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    2. @2:03
      That isn’t the point. The library was built when times were good. Now that times are bad again, the library is at risk.

      The library is a symbol of the unwillingness of the more well-to-do to pay even a little more in taxes to fund community services. The town of Clinton, Arkansas is dying, and yet the residents not only refuse to raise taxes to improve their city, many also express a hostility to educated people with master’s degrees having the audacity to make more than the average wage in the county. That attitude doesn’t help improve the community. On the contrary, it means that it will continue to languish because it won’t attract new people, nor does it encourage ambitious residents to stay. And this attitude is distinctly political, often fostered by people who have ulterior motives.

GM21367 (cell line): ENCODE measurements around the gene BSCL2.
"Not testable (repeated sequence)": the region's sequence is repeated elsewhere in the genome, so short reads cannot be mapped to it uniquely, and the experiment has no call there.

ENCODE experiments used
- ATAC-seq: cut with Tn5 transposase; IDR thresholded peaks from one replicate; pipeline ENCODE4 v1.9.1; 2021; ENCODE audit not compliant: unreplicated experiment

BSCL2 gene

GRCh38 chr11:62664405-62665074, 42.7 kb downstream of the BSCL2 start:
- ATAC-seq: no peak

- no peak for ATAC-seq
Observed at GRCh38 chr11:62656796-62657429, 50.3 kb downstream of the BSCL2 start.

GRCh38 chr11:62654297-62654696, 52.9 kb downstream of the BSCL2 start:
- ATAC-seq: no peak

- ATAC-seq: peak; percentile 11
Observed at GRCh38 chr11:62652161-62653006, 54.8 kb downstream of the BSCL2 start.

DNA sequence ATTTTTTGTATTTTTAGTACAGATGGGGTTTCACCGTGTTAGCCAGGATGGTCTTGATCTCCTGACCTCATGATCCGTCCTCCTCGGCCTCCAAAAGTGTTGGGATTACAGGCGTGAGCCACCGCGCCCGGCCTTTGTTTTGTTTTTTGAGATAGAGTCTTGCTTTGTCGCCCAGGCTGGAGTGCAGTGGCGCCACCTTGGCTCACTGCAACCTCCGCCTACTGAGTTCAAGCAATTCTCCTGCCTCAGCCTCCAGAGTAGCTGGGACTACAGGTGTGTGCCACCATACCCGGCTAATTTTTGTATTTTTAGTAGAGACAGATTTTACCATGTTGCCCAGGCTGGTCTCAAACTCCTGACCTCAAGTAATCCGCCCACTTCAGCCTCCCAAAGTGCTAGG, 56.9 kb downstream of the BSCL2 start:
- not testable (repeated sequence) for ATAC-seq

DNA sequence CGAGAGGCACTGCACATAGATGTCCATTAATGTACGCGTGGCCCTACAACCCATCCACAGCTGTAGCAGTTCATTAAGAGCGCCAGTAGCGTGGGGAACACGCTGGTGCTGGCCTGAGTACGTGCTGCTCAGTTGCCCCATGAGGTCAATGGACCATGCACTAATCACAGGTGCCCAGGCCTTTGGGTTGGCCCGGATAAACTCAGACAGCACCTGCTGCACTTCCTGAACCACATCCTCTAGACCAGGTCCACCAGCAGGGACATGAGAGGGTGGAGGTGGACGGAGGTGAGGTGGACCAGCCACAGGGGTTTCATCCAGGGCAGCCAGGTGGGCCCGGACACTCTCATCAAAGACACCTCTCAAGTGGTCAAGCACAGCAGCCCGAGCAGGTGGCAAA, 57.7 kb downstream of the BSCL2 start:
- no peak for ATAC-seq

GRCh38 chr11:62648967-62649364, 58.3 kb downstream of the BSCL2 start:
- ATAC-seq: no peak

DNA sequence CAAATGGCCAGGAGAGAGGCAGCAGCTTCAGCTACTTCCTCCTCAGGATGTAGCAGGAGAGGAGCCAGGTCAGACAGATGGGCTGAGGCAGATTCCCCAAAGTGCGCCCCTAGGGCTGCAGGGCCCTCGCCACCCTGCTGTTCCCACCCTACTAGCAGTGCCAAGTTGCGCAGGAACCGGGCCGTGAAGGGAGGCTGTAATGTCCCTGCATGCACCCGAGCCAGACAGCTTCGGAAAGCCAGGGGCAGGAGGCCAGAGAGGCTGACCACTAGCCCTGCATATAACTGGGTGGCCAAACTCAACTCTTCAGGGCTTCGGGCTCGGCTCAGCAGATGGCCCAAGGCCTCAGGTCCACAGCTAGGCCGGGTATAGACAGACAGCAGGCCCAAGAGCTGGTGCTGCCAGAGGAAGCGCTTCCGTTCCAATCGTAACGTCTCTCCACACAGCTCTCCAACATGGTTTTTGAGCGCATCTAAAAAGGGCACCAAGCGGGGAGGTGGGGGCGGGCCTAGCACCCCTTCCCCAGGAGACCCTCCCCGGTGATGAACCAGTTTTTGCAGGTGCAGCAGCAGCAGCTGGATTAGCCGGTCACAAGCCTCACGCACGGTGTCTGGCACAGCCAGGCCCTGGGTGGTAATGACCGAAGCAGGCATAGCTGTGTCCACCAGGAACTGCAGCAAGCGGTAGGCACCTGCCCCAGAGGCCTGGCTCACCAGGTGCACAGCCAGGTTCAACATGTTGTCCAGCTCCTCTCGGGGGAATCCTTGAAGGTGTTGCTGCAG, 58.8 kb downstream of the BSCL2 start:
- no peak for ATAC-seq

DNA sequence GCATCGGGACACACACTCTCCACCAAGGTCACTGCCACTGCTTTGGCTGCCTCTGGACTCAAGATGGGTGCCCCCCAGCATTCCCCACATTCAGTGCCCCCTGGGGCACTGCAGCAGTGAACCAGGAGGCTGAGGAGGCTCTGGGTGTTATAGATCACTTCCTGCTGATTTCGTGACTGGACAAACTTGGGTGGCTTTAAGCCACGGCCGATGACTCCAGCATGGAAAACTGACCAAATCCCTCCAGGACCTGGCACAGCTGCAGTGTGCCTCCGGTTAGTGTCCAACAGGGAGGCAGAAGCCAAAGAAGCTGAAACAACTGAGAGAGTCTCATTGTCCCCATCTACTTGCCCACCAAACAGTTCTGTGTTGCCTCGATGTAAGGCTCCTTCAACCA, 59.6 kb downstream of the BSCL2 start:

Private acts of individual charity undoubtedly happen all the time, but they happen against a backdrop of continuous decay and increasing isolation.

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    3. ''If Somerby were liberal, had any affinity for Bernie, the labor issue would jump out at him'

      Somerby is not a liberal. He is a clueless, lying, Trumpanzee.

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    4. Somerby hopes you will not have read Potts article....

      Opposum, how much into the article did you, yourself, read? You write:

      Did they not vote her an appropriate salary because she was black (Potts doesn't say)?

      Right, Potts didn't "say" whether their opposition to a $25/hr wage rate for the head librarian was because she was black. Instead, the article did leave a pretty big clue as to whether that was the reason: LINK